CBA CEO Weighs in on Flat-Fee Model
Source: The Adviser
Appearing before the House of Representatives Standing Committee on Economics, CEO of the Commonwealth Bank of Australia Matt Comyn was asked about his thoughts on the proposed changes to broker remuneration given the recommendations in the final report from the royal commission and the responses from the government and Labor party.
In his response, Mr Comyn appeared to endorse the Coalition government and Labor party's approach to broker remuneration reform.
"We are supportive of improving customer outcomes and we believe that the recommendations and the consideration that have been given by both sides of politics are appropriate and well-considered," he said.
Mr Comyn went on to acknowledge that a flat-fee model would be "appropriate" in removing certain conflicts of interests, including those associated with loan sizes. He has previously voiced his support for a consumer-pays model and the introduction of a best interests duty, and again referred committee members to the evidence he provided before the banking royal commission.
During the royal commission hearings, CBA CEO Matt Comyn revealed that while the major bank had sought to introduce a "flat-fee" commission-based model in January 2018, it later abandoned these plans in fear that the rest of the sector would not follow suit.
"We come to a view that nobody will follow, we will suffer material degradation in volume & we will not improve customer outcomes," Mr Comyn said last year. At the time, Mr Comyn also expressed his belief that a consumer-pays fee-for-service model, similar to that operating in the Netherlands, was "the most attractive model" but that CBA was unable to embrace it due to fears that "no one would follow in the absence of regulatory intervention".
Speaking to the House of Representatives Standing Committee on Economics on Friday (8 March), Mr Comyn said: "Well, I think flat-fees are appropriate to remove conflicts of interest as they relate to the loan size. There are of course lots of different ways to design the fee structure.
"We've given a lot of thought to this particular topic in the past. It's one of the areas that I was examined on. There are pros and cons with any fee structure," he said.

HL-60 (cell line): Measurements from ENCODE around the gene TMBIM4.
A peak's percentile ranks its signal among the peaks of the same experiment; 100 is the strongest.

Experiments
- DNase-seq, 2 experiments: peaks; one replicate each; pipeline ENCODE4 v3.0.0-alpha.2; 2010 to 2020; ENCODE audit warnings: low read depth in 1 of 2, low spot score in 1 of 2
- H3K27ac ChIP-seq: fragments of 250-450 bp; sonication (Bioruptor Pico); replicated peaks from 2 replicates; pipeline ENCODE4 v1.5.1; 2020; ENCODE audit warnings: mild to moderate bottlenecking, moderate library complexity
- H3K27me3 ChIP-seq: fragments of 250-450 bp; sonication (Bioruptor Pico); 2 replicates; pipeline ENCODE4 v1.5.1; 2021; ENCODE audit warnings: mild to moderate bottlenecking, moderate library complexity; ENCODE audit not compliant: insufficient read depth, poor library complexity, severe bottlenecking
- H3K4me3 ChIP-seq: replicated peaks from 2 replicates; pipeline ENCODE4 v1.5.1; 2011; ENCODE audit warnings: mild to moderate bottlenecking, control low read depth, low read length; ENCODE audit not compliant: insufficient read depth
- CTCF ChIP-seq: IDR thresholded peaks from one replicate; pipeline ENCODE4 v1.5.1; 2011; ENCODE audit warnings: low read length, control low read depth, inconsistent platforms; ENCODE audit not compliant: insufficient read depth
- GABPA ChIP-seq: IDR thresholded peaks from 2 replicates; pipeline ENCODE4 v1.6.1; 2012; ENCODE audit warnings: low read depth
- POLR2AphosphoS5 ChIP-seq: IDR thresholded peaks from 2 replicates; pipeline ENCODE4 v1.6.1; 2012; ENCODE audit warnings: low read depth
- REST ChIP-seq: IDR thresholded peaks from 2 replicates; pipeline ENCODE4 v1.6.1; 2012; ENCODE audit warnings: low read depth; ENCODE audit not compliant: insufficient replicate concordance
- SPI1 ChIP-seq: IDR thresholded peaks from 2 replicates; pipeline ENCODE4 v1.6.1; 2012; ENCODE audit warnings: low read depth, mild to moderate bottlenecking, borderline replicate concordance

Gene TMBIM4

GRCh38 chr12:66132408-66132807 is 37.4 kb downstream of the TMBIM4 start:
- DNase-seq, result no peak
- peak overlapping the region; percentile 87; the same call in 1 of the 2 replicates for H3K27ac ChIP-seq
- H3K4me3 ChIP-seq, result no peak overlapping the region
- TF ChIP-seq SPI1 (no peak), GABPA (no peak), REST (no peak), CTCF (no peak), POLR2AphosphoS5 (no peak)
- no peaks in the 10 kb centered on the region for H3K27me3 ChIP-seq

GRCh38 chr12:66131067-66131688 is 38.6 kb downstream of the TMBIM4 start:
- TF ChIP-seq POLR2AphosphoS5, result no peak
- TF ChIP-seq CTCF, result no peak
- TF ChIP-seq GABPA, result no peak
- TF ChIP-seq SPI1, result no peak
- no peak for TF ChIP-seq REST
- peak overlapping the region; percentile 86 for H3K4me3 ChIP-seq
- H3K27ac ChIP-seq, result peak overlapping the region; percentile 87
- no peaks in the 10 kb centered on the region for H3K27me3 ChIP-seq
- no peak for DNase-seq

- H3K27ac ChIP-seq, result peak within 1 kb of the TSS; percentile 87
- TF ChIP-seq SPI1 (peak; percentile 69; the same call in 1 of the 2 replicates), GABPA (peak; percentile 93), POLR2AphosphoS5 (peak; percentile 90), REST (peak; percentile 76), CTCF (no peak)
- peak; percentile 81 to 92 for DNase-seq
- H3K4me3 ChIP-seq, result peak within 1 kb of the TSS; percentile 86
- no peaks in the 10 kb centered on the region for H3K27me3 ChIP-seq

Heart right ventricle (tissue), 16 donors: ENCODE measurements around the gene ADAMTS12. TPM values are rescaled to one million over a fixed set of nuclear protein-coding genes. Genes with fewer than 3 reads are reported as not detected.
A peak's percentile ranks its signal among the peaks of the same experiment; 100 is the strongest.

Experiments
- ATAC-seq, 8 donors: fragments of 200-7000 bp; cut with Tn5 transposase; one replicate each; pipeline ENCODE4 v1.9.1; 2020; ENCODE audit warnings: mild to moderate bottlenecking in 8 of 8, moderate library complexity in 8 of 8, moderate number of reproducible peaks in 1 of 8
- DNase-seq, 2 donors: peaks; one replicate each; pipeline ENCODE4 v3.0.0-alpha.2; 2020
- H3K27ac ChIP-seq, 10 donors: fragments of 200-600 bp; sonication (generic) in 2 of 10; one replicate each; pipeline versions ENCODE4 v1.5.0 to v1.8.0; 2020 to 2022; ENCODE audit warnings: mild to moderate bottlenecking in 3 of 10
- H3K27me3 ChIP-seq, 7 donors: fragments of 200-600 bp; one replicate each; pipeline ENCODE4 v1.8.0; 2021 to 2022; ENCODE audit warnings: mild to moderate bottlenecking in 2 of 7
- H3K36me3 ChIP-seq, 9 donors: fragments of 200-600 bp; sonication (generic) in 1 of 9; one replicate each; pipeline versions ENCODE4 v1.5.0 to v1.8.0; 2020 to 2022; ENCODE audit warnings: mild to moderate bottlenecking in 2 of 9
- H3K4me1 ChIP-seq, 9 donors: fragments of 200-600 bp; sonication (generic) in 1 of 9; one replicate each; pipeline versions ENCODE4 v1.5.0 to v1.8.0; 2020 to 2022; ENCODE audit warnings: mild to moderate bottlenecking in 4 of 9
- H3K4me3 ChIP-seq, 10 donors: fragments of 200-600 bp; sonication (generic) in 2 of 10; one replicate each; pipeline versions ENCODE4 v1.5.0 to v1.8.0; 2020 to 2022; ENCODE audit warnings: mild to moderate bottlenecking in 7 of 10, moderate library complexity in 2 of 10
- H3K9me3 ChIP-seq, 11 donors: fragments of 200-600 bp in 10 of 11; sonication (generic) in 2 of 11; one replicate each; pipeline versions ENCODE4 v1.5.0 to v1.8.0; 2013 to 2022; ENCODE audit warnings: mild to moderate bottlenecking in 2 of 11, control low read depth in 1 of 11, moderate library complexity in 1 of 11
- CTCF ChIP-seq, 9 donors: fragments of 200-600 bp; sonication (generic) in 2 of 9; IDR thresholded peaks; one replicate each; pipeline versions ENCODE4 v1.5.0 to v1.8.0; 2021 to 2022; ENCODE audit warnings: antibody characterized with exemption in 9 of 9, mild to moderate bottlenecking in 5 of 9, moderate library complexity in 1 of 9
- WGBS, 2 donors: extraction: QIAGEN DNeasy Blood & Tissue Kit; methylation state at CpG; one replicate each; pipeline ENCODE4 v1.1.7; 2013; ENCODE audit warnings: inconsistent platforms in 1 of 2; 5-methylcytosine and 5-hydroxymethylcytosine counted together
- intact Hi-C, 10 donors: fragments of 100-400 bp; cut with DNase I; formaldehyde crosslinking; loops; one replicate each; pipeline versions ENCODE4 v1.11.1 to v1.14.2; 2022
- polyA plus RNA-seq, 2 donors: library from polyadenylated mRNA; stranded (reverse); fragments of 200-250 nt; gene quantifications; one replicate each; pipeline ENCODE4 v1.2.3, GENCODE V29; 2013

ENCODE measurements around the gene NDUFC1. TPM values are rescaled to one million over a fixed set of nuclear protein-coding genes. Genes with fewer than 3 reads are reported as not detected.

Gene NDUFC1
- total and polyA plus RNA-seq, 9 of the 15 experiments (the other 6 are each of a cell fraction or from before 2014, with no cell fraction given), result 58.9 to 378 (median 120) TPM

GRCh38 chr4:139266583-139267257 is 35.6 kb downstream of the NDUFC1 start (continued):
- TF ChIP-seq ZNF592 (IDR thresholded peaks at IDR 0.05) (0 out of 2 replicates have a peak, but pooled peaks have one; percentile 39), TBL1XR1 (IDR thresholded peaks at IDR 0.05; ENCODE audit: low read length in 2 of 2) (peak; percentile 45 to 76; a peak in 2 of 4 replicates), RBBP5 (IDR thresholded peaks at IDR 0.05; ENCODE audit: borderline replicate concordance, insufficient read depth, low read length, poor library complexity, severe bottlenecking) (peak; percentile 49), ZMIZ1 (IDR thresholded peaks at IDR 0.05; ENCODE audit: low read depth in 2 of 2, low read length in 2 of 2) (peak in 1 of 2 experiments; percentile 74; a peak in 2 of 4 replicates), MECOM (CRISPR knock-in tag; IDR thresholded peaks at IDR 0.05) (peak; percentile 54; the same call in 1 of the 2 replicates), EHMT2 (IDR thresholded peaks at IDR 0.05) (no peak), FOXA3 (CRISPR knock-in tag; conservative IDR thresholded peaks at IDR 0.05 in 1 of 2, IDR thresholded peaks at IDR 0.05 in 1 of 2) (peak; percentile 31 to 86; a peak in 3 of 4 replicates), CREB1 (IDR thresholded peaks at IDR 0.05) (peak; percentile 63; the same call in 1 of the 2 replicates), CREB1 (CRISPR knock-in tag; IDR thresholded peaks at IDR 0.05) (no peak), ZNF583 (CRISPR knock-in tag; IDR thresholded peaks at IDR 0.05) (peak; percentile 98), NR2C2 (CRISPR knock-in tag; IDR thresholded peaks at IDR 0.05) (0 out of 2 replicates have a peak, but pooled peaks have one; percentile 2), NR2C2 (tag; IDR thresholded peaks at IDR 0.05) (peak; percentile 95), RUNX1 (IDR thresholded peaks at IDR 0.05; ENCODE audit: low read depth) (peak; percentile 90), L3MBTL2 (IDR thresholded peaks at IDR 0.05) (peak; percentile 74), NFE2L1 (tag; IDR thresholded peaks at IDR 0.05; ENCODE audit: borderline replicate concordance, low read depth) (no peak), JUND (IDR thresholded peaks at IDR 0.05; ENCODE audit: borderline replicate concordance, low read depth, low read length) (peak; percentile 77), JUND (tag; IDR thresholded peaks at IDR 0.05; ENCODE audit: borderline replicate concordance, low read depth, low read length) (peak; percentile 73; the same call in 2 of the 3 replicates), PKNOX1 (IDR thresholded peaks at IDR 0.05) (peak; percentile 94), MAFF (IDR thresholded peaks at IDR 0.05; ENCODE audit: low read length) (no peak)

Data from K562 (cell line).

The head of the major bank told the committee: "We've given a lot of thought to, as I mentioned earlier, ensuring that the mortgage broking industry remains viable and is able to provide access and distribution particularly to meet those customer needs but also to facilitate competition.
"We think it's important that, as part of improving customer outcomes, the remuneration would be free (of) - or at least seek to manage or reduce - potential conflicts of interest. We had given previous consideration to flat-fees as a way to do that - of course how and where to set the flat-fee. It is an important consideration."
He continued: "I think the materials that we'd prepared on this particular topic are a matter for the public record and were examined as part of round 7 (of the royal commission hearings) as part of my evidence. We gave the topic a lot of thought and from my view, there is some complexity and a lot of consideration that needs to be given to exactly how to set and design that."
Mr Comyn added: "The commission and the counsel assisting referred to a number of documents I authored around my view as it relates to those recommendations," Mr Comyn continued.
"Clearly, we acknowledge and support the recommendations and I'd separate those in the context of both impacts around trail and changes to the upfront commissions, and also to the introduction of a best interests duty."
CBA has also released an update on the actions it has taken in addressing all 76 of Commissioner Kenneth Hayne's recommendations, adding that it would work with the third-party industry to develop a solution on broker remuneration changes.
"We will work constructively with the broking industry as changes to remuneration are designed and implemented," the response read.